Football loves nothing more than a redemption myth. While there are many who will tell you to never go back, there is more rejoicing in the kingdom of football over one player who returns home than over nine and ninety who never leave.
The narrative appeal of Gareth Bale at Tottenham is clear. He was the protagonist of their first side to compete in the Champions League, the explosive forward who scored a hat-trick at San Siro and obliterated Maicon at White Hart Lane, Tottenham’s first global superstar since Paul Gascoigne left for Lazio.
Seven years later he returns from a curiously modern wilderness, one with all the money he could conceivably need but can’t get a game, to try to save the dwindling Spurs project.
It’s the classic one-last-job setup and should rightfully end in Gdansk next May, with Bale inspiring Spurs to victory in the Europa League final, ideally over Real Madrid as Zinedine Zidane glowers from his technical area at some kind of golfing celebration after a brilliant overhead-kick winner. Even the seven years away seems to have a biblical resonance.
An enormous amount has happened since Bale gathered all together and took his journey into a far country in 2013. Back then, Harry Kane was a 19-year-old of far from unambiguous promise who had just been loaned out to Norwich and then Leicester. The pair played together twice for a total, including injury time, of 15 minutes. The Spurs manager, André Villas-Boas, was still, just about, a rising force and hadn’t yet driven in the Paris-Dakar Rally before his own second coming at Marseille. Manchester United were still the team to beat, England had still never lost to Iceland and nobody believed José Mourinho was over the hill.
The world-record fee Madrid paid funded an extraordinary splurge on seven players. Of those signings, only Érik Lamela is still at the club, and only Christian Eriksen was an outstanding success; the collective impact of Roberto Soldado, Paulinho, Nacer Chadli, Étienne Capoue and Vlad Chiriches was minimal.
Bale missed the five-month gilet-clad hilarity of Tim Sherwood, the ascent under Mauricio Pochettino and the stagnation as construction of the new stadium wiped out the transfer budget.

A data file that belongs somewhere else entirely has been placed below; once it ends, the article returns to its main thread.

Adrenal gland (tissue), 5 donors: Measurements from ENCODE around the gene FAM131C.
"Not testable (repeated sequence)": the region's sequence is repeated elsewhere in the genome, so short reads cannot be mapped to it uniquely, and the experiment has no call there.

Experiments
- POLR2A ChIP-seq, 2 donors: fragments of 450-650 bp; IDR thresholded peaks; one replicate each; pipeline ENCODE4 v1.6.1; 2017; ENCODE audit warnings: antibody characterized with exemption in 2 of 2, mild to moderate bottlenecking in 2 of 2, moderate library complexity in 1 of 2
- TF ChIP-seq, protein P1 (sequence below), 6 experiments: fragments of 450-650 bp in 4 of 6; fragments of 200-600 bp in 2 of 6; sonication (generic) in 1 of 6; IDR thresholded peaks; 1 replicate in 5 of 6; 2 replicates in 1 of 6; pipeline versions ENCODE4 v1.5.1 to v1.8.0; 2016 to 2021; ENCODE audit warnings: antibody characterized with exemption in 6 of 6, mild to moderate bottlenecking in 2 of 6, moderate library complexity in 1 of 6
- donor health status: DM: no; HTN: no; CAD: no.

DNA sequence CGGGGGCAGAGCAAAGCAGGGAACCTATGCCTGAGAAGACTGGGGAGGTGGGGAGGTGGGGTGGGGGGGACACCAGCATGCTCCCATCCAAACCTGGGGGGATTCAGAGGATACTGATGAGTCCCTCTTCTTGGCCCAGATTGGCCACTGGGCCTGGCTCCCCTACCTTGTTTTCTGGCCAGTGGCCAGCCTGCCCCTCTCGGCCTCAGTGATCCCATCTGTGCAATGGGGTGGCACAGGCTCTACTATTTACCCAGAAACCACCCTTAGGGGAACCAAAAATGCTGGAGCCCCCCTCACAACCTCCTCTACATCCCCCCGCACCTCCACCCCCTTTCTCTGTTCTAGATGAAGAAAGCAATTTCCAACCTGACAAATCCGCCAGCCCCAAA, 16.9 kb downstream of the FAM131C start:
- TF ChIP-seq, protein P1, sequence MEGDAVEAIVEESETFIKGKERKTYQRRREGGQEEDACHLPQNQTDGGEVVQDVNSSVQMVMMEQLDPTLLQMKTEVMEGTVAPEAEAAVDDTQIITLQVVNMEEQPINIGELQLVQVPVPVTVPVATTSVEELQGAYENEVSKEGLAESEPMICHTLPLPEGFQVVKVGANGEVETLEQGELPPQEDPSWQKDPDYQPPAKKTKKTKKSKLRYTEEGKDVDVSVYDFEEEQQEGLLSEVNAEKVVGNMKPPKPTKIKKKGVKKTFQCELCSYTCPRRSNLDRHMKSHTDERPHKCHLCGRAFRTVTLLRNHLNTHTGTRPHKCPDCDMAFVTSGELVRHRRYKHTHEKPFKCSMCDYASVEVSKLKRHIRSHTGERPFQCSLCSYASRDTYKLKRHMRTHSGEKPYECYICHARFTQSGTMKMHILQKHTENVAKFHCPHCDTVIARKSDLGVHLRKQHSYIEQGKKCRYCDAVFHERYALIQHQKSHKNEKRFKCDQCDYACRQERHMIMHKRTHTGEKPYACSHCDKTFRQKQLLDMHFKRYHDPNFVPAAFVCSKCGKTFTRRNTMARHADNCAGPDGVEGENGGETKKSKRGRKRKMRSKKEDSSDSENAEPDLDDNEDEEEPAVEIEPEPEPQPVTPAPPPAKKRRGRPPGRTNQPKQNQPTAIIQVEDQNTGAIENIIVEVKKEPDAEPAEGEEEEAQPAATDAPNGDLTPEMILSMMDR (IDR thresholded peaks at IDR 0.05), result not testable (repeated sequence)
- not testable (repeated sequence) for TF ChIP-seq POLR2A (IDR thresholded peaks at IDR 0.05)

Bale in that time won four Champions Leagues, scoring in two finals, including an astonishing overhead kick, and yet somehow still leaves Madrid not as one of their all-time heroes but as somebody essentially unmourned. There has been little controversy about his departure. Rather it has felt inevitable for at least a year and probably more.
All of which makes it very hard to assess what sort of impact Bale may have, whether there is anything to his return beyond sentiment. This year he has played 344 minutes of league football. He hasn’t scored a league goal since March 2019. What’s perhaps most worrying is that he hasn’t seemed especially bothered: his two most newsworthy contributions of the past year have been posing with a flag that listed his priorities as “Wales. Golf. Madrid. In that order” and then pushing his mask over his eyes and pretending to sleep after Zidane opted not to bring him off the bench against Alavés. Perhaps rage would have achieved nothing and that’s a sign of somebody with a healthy perspective, but equally it could be evidence of a player having lost the basic desire to play.
There have been no suggestions, though, that Bale has been training anything other than professionally. Usually when players are frozen out there are dark whispers about how disruptive they have become, but there has been none of that.
Bale is 31 but he is clean-living and naturally athletic and there certainly is no sense that he has been ground down by being overplayed. There’s no reason why the same explosive pace shouldn’t remain, why he shouldn’t have at least three or four decent seasons left in him.
If Mourinho continues, despite his complaints about “lazy pressure”, to operate with the low block that has been characteristic throughout his career, Bale should be ideally tactically suited. If there was a problem in his early days in Madrid, it was that he often didn’t have space to accelerate into because of the way teams sat deep against Madrid.
Mourinho’s entire method is about dropping back and trying to provoke space behind the opponent; there’s no reason while Bale shouldn’t again be hurtling at the opposition box having already been sprinting for 30 yards or more, just as he did in his first spell at the club.
Kane’s all-round game should suit him as well. Bale can stay wide and cross for a forward who is good in the air and at getting across the near post or, if Kane drops off, Bale and Son Heung-min should relish running beyond the Englishman into the space his movement creates. Bale, in that sense, is a slightly old-fashioned style of forward, one who should suit Mourinho’s way of playing.
As Bale draws the attention, the player who signs with him shouldn’t be overlooked. Given Ben Davies’s struggles against James Rodríguez, Sergio Reguilón is a much-needed addition, who should reduce the burden on Matt Doherty to provide all the attacking thrust from full-back.
Mourinho, of course, spent the end of the week complaining – about the fixture list and about having too many players; after all, it would never do if the excuses hadn’t been flagged up in advance – but Tottenham look far better positioned now to qualify for next season’s Champions League than they did a week ago.
That’s not just to do with tactics and personnel but also the sense of positivity Bale’s return brings. Control of narrative, shifting the sense of momentum around a team, is a key attribute of management. Mourinho used to be a master; this is as good an opportunity as he’s likely to get to restore a sense of optimism. Slaughter the fatted calf: Bale has returned and, with him, some of the sense of glamour and importance Tottenham have recently been missing.
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